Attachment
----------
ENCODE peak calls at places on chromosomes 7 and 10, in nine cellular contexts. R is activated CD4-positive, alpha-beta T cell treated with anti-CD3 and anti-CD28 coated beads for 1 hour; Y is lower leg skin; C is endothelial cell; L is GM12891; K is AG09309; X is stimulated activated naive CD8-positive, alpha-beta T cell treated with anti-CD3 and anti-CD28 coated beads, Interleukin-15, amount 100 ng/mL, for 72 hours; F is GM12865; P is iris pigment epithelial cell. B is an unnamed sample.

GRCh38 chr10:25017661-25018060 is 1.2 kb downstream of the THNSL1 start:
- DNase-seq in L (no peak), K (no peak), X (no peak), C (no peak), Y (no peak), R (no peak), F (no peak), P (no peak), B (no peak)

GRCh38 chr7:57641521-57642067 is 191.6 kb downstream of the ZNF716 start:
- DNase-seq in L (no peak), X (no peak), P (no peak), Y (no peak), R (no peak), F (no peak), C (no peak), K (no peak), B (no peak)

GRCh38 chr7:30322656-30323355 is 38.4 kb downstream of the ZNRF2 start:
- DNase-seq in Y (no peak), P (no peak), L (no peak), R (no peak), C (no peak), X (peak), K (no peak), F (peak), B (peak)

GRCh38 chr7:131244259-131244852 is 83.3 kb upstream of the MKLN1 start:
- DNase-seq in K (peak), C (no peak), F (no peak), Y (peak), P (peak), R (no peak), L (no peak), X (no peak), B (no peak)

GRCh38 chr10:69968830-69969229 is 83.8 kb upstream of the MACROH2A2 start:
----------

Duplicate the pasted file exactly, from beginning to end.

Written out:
ENCODE peak calls at places on chromosomes 7 and 10, in nine cellular contexts. R is activated CD4-positive, alpha-beta T cell treated with anti-CD3 and anti-CD28 coated beads for 1 hour; Y is lower leg skin; C is endothelial cell; L is GM12891; K is AG09309; X is stimulated activated naive CD8-positive, alpha-beta T cell treated with anti-CD3 and anti-CD28 coated beads, Interleukin-15, amount 100 ng/mL, for 72 hours; F is GM12865; P is iris pigment epithelial cell. B is an unnamed sample.

GRCh38 chr10:25017661-25018060 is 1.2 kb downstream of the THNSL1 start:
- DNase-seq in L (no peak), K (no peak), X (no peak), C (no peak), Y (no peak), R (no peak), F (no peak), P (no peak), B (no peak)

GRCh38 chr7:57641521-57642067 is 191.6 kb downstream of the ZNF716 start:
- DNase-seq in L (no peak), X (no peak), P (no peak), Y (no peak), R (no peak), F (no peak), C (no peak), K (no peak), B (no peak)

GRCh38 chr7:30322656-30323355 is 38.4 kb downstream of the ZNRF2 start:
- DNase-seq in Y (no peak), P (no peak), L (no peak), R (no peak), C (no peak), X (peak), K (no peak), F (peak), B (peak)

GRCh38 chr7:131244259-131244852 is 83.3 kb upstream of the MKLN1 start:
- DNase-seq in K (peak), C (no peak), F (no peak), Y (peak), P (peak), R (no peak), L (no peak), X (no peak), B (no peak)

GRCh38 chr10:69968830-69969229 is 83.8 kb upstream of the MACROH2A2 start: